10. Lilley states that "Her writings, collectively and individually, demonstrate an abiding fascination [...] with impure and unexpected hybrids. An interrogation of systems of knowledge and modes of description, as well as the fluid relations of gender and genre, informs all of Cavendish's writing, and marks it as generically self-conscious and ambitious." Kate Lilley, "Introduction," Margaret Cavendish. The Blazing World & Other Writings. Kate Lilley, ed. (Harmondsworth: Penguin, 1994), xi.
- Campbell, Mary Baine. Wonder and Science: Imagining Worlds in Early Modern Europe. Ithaca: Cornell UP, 1999.
- Cavendish, Margaret. Natures Pictures Drawn by Fancies Pencil to the Life. London: J. Martin & J. Allestrye, 1656.
- ----. Observations Upon Experimental Philosophy. Ed. Eileen O'Neill. Cambridge: Cambridge UP, 2001.
- ----. Poems, and Fancies. London: J. Martin & J. Allestrye, 1653.
- ----. The Blazing World and Other Writings. Ed. Kate Lilley. Harmondsworth: Penguin, 1994.
- Clucas, Stephen. "The Atomism of the Cavendish Circle: A Reappraisal." The Seventeenth Century IX/2 (1994). 247-273.
- Conway, Anne. The Principles of the Most Ancient and Modern Philosophy. Cambridge: Cambridge UP, 1996.
- Clynes, Manfred E., and Nathan S. Kline. "Cyborgs and Space." Astronautics (September 1960); reprinted in The Cyborg Handbook. Ed. Chris Hables Gray. London and New York; Routledge, 1995. 29-33.
- Dalzell, Alexander. The Criticism of Didactic Poetry: Essays on Lucretius, Virgil, and Ovid. Toronto: U of Toronto P, 1996.
- Figueroa-Sarriera, Heidi J. and Chris H. Gray, eds. The Cyborg Handbook. London: Routledge, 1995.
- Grosz, Elizabeth. "Space, Time, And Bodies". Cybersexualities: A Reader on Feminist Theory, Cyborgs and Cyberspace. Ed. Jenny Wolmark. Edinburgh: Edinburgh UP, 1999. 119-135.
- Haraway, Donna. "A Cyborg Manifesto: Science, Technology, and Socialist-Feminism in the Late Twentieth Century." Simians, Cyborgs, and Women: The Reinvention of Nature. New York: Routledge, 1991. 149-181.
- ----. "Introduction". Simians, Cyborgs, and Women: The Reinvention of Nature. New York: Routledge, 1991. 1-4.
- Henry, John. "The Matter of Souls: Medical Theory and Theology in Seventeenth-Century England." In The Medical Revolution of the Seventeenth Century. Eds Roger French and Andrew Wear. Cambridge: Cambridge UP, 1989. 87-113.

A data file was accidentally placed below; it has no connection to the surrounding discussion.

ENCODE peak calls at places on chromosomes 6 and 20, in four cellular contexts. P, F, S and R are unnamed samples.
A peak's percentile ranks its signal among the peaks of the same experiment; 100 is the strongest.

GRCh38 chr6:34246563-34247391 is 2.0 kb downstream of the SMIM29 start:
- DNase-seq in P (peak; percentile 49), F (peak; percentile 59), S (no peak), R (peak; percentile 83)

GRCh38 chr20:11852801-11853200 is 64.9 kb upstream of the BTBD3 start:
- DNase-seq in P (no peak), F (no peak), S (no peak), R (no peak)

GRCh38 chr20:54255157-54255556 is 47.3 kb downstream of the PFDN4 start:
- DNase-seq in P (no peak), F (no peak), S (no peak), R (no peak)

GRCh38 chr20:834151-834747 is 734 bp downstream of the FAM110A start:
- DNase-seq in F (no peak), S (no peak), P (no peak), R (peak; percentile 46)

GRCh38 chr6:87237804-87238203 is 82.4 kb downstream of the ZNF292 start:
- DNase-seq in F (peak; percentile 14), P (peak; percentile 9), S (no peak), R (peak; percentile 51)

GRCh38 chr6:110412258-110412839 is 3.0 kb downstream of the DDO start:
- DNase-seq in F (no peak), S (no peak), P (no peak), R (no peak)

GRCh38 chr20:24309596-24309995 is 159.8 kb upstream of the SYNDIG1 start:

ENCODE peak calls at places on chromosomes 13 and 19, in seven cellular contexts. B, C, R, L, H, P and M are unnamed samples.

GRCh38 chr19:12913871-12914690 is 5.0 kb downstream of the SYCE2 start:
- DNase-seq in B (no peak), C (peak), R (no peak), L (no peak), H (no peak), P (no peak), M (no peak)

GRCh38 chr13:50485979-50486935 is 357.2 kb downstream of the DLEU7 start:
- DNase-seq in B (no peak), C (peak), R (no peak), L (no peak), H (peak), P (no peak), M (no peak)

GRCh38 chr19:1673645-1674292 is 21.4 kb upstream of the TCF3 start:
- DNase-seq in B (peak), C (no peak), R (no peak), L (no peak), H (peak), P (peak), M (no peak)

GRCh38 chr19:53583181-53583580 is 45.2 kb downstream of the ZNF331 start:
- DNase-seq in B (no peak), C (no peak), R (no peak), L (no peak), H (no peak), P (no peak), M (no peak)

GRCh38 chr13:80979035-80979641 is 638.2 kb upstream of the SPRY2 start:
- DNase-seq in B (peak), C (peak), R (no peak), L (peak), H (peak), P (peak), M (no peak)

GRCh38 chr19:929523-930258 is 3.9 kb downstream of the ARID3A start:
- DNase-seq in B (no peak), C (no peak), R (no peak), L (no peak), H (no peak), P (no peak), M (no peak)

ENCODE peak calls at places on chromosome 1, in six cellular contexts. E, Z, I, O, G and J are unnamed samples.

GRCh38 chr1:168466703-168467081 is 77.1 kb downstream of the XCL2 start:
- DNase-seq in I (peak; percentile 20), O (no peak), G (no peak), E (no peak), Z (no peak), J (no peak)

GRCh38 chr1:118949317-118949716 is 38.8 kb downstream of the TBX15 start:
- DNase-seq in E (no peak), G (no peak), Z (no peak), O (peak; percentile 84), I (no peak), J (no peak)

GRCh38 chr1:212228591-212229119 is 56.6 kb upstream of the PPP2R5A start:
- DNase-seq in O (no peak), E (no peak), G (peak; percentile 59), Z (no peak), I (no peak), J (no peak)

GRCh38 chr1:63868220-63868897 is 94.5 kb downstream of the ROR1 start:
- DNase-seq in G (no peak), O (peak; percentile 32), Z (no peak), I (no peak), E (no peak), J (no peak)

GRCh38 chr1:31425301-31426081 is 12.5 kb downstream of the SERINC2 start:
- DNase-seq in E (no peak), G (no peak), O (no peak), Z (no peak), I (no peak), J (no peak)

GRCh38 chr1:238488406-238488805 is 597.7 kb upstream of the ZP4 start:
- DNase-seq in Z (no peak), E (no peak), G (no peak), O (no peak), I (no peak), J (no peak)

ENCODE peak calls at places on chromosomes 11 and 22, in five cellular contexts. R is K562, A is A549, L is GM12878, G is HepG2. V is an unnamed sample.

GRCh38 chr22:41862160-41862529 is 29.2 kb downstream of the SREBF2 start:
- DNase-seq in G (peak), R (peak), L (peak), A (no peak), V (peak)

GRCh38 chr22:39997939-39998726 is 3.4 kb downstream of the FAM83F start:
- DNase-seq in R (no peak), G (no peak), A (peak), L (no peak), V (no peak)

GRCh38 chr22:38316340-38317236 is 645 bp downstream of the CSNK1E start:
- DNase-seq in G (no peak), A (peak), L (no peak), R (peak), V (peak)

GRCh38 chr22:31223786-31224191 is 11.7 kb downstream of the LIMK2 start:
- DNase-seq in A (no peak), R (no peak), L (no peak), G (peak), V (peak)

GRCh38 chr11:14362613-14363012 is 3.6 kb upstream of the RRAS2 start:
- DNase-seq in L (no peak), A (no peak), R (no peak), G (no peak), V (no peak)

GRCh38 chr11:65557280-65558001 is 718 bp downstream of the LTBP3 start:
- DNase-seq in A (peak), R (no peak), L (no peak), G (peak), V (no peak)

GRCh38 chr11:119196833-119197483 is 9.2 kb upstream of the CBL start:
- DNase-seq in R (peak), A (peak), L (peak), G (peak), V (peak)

- Hutton, Sarah. "Anne Conway, Margaret Cavendish and Seventeenth-Century Scientific Thought." In Women, Science and Medicine 1500-1700: Mothers and Sisters of the Royal Society. Eds Lynette Hunter and Sarah Hutton. Stroud: Sutton, 1997. 218-234.
- ----. "In Dialogue with Thomas Hobbes: Margaret Cavendish's Natural Philosophy." Women's Writing 4/3 (1997). 421-432.
- James, Susan. "The Philosophical Innovations of Margaret Cavendish." British Journal for the History of Philosophy 7/2 (1999). 219-244.
- Keller, Eve. "Producing Petty Gods: Margaret Cavendish's Critique of Experimental Science." ELH 6 (1997). 447-471.
- Lilley, Kate. "Introduction." Margaret Cavendish. In The Blazing World and Other Writings. Ed. Kate Lilley. Harmondsworth: Penguin, 1994. ix-xxxiv.
- Merrens, Rebecca. "A Nature of 'Infinite Sense and Reason': Margaret Cavendish's Natural Philosophy and the 'Noise' of a Feminized Nature." Women's Studies 25 (1996). 421-438.
- O'Neill, Eileen. "Cavendish, Margaret Lucas (1623-73)." In Routledge Encyclopedia of Philosophy. Ed. Edward Craig. London: Routledge, 1998. 260-264.
- Paster, Gail Kern. "Nervous Tension: Networks of Blood and Spirit in the Early Modern Body." In The Body in Parts: Fantasies of Corporeality in Early Modern Europe. Eds David Hillman and Carla Mazzio. New York: Routledge, 1997. 107-125.
- Rheingold, Howard. Virtual Reality. London: Mandarin, 1992.
- Stevenson, Jay. "The Mechanist-Vitalist Soul of Margaret Cavendish." SEL 36 (1996). 527-543.
- Strauß, Elisabeth Wilhelmine. Die Arithmetik der Leidenschaften: Margaret Cavendish's Naturphilosophie. Stuttgart: Metzler, 1999.
Responses to this piece intended for the Readers' Forum may be sent to the Editor at M.Steggle@shu.ac.uk.
© 2004-, Matthew Steggle (Editor, EMLS).